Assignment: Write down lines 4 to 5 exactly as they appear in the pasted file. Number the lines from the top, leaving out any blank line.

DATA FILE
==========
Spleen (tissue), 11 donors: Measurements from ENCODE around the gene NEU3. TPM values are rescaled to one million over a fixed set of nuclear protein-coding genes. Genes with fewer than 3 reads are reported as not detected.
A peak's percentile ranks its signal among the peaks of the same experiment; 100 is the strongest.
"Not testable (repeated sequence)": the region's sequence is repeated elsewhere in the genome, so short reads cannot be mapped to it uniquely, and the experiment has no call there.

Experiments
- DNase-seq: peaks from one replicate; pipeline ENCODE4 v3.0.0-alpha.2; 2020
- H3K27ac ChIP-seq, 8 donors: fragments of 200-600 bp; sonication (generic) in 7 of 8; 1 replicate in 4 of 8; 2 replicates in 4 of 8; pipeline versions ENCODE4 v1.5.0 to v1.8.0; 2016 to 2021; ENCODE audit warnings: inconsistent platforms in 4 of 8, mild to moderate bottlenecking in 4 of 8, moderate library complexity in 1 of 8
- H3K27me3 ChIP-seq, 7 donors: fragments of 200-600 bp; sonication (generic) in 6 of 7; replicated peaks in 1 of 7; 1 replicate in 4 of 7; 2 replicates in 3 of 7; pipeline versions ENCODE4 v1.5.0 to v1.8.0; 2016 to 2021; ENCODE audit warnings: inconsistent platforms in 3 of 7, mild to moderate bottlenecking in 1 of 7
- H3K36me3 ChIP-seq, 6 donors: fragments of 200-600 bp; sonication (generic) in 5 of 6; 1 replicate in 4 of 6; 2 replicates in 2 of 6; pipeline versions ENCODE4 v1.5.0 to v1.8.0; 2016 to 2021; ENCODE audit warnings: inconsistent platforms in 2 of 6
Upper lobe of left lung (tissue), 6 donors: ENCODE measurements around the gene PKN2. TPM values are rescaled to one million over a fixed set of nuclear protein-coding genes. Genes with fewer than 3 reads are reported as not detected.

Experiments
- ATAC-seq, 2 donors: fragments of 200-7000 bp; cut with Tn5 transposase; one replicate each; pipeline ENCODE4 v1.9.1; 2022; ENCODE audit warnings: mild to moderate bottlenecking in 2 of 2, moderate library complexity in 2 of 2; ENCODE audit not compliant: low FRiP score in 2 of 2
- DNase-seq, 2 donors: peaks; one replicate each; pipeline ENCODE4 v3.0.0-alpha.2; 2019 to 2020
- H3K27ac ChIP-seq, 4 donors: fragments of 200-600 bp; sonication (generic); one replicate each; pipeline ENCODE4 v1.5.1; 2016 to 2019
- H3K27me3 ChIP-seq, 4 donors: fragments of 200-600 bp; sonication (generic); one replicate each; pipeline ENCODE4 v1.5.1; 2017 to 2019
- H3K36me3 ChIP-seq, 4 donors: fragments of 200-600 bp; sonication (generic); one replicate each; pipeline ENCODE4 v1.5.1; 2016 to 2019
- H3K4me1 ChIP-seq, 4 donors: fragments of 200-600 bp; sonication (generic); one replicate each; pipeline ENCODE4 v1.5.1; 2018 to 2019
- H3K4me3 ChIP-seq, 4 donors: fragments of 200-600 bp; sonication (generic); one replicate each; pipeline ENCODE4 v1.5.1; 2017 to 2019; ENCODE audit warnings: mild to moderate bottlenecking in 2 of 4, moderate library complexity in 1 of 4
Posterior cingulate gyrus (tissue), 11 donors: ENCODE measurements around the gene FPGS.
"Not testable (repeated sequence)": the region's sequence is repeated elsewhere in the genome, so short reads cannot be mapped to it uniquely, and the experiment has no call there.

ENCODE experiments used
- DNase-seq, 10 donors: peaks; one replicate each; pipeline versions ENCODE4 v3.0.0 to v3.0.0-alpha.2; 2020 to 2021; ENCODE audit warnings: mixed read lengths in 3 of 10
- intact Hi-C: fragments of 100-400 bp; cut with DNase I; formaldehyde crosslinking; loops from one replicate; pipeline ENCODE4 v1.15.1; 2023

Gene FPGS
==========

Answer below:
Experiments
- DNase-seq: peaks from one replicate; pipeline ENCODE4 v3.0.0-alpha.2; 2020